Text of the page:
Short Legal Review on Media Disputes in Serbia

Violation of the presumption of innocence and other rights of the accused by the media

 

The right of the accused to be presumed innocent until proven guilty by a final court decision is prescribed in the most important international and domestic documents.

 

It also includes a request for compliance with this presumption by state and other bodies and organizations, the media, associations and public figures, whose statements may violate this right of the defendant.

 

However, the right to public information and media freedom are important achievements of a democratic society.

 

The right of citizens to public information is prescribed by the Constitution of the Republic of Serbia (“Official Gazette of RS“, No. 98/2006) in Art. 51, and it is especially regulated by the Law on Public Information and Media (“Official Gazette of RS“, No. 83/2014, 58/2015 and 12/2016 – authentic interpretation, the “Law“).

 

Article 15, paragraph 1, item 1 of the Law prescribes, among other things, that the public interest in the field of public information includes, above all, true, impartial, timely and complete information of all citizens of the Republic of Serbia.

 

The presumption of innocence is most often violated by the media by publishing difficult qualifications at the expense of defendants whose guilt has not yet been proven. It also happens that the media invent someone’s guilt without any grounds.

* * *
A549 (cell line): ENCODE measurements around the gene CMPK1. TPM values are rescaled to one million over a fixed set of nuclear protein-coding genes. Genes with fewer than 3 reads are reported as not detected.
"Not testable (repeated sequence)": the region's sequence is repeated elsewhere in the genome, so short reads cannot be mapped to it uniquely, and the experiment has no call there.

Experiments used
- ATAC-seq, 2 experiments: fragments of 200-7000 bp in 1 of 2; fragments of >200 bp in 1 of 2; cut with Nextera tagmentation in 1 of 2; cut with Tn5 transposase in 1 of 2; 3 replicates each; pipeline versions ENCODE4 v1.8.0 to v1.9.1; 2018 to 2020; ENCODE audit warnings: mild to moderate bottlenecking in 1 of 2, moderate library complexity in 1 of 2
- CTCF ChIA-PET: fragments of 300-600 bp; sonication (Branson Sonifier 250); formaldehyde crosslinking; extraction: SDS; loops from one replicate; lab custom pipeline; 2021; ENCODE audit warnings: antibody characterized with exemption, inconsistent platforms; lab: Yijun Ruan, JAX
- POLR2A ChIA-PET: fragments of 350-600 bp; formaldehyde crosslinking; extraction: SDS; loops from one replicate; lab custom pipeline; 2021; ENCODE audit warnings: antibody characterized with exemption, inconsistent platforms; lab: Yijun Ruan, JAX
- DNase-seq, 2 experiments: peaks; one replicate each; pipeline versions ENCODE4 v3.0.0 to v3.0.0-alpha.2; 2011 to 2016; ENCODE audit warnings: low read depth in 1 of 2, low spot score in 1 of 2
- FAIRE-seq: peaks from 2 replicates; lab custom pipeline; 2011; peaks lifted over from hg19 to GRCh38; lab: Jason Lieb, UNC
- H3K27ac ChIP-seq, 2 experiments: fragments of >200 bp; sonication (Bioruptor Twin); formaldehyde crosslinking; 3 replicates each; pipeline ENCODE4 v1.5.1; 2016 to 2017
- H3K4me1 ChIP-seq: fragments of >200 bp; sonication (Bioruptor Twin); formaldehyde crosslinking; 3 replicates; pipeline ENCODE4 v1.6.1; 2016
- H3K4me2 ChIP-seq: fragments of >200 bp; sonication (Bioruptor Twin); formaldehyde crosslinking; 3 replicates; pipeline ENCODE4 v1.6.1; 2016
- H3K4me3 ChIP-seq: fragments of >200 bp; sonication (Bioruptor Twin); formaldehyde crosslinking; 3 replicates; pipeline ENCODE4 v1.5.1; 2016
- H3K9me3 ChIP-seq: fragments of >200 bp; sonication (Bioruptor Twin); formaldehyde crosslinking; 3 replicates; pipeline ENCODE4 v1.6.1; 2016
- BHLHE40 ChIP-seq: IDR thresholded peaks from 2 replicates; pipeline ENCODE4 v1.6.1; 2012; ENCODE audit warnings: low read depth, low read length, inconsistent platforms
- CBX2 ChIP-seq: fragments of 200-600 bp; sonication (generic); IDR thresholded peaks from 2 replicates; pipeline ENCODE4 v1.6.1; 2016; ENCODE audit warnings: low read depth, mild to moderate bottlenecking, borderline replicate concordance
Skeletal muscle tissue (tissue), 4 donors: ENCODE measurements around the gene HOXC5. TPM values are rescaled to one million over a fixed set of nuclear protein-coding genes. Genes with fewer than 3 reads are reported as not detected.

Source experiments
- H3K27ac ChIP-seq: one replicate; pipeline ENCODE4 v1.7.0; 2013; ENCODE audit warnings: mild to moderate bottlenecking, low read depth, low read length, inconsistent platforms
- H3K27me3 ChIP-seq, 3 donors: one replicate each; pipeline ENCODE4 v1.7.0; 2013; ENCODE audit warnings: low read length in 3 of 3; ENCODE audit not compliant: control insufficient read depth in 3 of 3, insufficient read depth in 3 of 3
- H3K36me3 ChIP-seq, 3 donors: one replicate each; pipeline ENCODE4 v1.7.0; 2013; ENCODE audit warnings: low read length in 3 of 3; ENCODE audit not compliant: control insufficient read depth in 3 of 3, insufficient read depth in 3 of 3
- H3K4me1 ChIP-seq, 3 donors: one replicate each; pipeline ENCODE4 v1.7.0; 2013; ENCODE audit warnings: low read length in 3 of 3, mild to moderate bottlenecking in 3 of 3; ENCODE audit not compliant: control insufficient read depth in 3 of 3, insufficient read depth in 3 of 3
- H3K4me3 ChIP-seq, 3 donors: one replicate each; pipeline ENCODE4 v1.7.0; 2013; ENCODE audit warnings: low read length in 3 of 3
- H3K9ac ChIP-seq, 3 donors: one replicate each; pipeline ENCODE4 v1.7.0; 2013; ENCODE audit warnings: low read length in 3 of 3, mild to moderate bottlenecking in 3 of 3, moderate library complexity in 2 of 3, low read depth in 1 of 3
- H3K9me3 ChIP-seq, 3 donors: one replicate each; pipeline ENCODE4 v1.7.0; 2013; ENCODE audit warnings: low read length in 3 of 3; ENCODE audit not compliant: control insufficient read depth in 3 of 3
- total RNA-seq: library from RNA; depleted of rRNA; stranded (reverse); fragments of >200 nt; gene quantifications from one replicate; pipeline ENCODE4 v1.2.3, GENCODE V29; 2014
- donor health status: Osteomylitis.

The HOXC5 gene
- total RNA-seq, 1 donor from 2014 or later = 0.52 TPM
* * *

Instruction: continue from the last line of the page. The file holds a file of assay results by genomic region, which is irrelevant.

The continuous violation of the presumption of innocence of the accused creates a justified fear that his right to a fair trial will be violated. All because the media in the public create a belief in the guilt of the accused, so the question arises whether the acting judges in the criminal procedure will be able to resist the pressure of the public and pass a valid verdict.

 

In addition to violating the presumption of innocence, the media violate the right to privacy of personal records provided for in Article 80 of the Law by publishing photographs in which the defendant is recognizable, without meeting the special conditions of Article 82 of the Law.

 

Furthermore, according to Article 79 of the Law, publishing information that violates honor, reputation or piety, ie a person portrays in a false light by attributing traits or properties that he does not have, or waiving the traits or properties that he has, is not allowed if interest in publishing information does not prevail. over the interest in protecting dignity and the right to authenticity, and especially if it does not contribute to the public debate about the phenomenon, event or person to whom the information relates.

 

False and incomplete allegations published by the media violate the rights related to the dignity of the person from the above article. In this way, the defendant is inflicted non-pecuniary damage in the form of mental pain suffered.

 

Having in mind all the above, it is necessary to strengthen the mechanisms that will prevent the leakage of data on the investigation and the course of criminal proceedings. This would, without a doubt, affect the quality of media coverage of police actions and court proceedings.

 

When reporting on crimes, the work of police and judicial bodies, the media are obliged to take care that the public receives all relevant information, but also to protect basic human rights, including the right to a fair trial and the protection of the presumption of innocence.